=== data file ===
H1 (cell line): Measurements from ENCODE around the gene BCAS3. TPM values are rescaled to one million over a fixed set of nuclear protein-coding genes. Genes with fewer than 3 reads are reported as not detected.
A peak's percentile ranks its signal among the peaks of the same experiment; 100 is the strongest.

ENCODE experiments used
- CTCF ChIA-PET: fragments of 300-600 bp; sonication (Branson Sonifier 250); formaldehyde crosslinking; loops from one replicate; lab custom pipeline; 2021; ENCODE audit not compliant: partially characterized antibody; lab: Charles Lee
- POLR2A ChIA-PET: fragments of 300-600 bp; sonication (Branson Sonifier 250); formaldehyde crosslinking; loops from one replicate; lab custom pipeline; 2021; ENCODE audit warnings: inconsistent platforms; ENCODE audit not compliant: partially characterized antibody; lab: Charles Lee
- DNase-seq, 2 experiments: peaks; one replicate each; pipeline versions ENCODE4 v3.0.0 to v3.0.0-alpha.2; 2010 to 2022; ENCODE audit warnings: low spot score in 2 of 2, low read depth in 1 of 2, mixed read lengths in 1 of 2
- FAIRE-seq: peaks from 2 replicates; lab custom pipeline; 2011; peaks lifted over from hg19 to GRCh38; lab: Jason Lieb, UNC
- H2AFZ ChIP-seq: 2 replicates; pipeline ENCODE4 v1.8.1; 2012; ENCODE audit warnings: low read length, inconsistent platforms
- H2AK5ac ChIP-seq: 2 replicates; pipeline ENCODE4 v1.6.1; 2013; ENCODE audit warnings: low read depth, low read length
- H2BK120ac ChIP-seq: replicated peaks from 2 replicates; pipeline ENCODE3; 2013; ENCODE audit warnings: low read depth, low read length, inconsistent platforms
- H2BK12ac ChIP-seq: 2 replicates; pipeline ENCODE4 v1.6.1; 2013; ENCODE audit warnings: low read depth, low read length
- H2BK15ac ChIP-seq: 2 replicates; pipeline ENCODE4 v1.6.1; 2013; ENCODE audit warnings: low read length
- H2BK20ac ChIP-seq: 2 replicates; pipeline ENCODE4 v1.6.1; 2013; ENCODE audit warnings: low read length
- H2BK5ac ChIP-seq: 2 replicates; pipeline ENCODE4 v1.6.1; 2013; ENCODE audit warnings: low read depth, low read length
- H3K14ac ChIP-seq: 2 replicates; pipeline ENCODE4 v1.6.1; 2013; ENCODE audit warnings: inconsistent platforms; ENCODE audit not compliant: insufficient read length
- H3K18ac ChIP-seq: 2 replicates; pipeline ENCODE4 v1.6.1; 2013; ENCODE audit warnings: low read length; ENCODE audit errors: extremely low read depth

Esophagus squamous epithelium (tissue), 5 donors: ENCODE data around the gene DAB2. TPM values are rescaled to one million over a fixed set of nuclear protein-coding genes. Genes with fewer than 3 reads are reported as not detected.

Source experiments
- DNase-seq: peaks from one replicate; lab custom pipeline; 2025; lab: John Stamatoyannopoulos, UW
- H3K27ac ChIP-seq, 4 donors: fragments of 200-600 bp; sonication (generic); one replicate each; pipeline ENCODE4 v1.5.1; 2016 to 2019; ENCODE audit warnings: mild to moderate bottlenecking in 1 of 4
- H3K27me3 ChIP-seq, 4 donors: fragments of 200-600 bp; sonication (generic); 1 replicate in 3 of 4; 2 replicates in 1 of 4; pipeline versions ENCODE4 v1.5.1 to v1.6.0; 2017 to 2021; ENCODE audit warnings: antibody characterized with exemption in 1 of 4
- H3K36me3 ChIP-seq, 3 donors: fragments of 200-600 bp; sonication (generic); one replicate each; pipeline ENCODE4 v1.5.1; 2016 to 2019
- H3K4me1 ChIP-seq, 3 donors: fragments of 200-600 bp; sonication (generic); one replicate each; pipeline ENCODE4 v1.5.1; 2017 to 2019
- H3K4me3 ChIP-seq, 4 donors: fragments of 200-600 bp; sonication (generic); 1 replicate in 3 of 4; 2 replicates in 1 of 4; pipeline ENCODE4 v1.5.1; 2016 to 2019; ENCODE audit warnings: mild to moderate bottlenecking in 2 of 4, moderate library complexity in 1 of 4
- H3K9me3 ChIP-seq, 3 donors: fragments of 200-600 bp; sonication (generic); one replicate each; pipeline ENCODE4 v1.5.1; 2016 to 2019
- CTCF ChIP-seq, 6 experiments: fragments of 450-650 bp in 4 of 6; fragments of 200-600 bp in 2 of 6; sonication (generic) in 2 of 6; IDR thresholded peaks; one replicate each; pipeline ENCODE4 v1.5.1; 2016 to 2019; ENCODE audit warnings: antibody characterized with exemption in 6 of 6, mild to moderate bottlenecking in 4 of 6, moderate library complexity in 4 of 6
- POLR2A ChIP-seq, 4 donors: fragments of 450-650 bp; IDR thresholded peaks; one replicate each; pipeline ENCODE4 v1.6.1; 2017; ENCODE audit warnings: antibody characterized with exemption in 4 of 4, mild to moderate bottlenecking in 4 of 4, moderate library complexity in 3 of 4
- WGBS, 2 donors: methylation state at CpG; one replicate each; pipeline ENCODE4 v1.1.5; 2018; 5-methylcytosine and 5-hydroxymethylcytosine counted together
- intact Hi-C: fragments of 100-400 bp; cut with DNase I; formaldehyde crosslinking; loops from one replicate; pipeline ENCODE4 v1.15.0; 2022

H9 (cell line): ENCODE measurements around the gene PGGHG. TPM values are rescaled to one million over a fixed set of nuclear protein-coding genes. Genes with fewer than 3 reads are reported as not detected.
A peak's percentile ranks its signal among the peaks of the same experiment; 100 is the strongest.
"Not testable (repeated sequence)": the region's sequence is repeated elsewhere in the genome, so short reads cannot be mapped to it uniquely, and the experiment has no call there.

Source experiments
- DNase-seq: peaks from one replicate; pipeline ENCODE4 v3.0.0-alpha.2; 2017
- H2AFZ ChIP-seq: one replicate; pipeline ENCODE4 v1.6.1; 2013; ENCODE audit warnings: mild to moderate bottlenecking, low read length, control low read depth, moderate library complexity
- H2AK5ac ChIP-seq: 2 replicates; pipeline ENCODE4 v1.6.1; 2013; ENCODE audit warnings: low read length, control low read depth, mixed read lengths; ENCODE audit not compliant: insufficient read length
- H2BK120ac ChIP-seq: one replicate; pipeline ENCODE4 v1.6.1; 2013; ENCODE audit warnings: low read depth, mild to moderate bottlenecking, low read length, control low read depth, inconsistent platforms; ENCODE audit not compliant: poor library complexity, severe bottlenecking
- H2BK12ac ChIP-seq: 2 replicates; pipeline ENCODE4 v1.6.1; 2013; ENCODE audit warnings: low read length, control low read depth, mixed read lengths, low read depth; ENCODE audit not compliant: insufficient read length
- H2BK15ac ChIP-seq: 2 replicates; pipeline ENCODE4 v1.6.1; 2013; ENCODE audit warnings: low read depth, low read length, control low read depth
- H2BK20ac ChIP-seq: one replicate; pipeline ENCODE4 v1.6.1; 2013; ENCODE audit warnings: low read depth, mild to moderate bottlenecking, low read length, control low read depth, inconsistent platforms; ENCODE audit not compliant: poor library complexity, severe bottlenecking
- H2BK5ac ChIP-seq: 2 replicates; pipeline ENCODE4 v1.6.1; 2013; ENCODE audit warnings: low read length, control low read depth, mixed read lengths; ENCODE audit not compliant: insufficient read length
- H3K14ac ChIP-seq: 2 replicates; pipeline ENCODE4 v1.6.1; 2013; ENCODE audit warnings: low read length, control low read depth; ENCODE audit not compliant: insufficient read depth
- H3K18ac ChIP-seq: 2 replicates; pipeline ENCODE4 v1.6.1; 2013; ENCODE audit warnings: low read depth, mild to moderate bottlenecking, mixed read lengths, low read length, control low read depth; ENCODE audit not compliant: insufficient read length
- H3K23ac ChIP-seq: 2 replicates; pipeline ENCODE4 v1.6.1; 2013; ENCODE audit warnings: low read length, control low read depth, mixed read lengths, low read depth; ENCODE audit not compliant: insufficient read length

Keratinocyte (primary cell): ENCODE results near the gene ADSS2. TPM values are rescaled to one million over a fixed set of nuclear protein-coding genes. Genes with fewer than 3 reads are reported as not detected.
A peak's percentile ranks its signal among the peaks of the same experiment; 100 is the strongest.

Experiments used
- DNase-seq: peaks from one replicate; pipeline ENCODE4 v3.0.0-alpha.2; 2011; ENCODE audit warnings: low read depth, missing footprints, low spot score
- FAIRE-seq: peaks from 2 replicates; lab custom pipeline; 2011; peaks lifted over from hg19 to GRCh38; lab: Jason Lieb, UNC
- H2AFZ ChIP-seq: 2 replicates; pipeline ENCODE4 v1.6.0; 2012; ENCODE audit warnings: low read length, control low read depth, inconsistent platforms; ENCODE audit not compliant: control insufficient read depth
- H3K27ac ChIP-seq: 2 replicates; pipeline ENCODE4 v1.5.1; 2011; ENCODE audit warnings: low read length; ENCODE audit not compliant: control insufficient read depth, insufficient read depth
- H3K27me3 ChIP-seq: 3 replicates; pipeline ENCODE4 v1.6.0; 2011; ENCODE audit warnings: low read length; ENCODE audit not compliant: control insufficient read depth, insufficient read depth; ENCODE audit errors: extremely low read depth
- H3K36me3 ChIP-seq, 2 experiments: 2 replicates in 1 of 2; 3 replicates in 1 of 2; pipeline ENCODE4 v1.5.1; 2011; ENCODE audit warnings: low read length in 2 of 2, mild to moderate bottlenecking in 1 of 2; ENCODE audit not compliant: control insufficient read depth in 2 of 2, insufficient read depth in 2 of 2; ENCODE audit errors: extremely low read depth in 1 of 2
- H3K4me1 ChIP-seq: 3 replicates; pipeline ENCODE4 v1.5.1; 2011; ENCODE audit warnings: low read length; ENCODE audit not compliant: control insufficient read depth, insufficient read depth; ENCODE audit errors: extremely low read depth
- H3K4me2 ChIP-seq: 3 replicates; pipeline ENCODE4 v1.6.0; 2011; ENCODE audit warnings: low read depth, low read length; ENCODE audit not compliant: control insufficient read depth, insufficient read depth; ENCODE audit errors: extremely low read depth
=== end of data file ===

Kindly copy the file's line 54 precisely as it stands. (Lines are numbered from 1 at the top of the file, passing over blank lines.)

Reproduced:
- H3K4me1 ChIP-seq: 3 replicates; pipeline ENCODE4 v1.5.1; 2011; ENCODE audit warnings: low read length; ENCODE audit not compliant: control insufficient read depth, insufficient read depth; ENCODE audit errors: extremely low read depth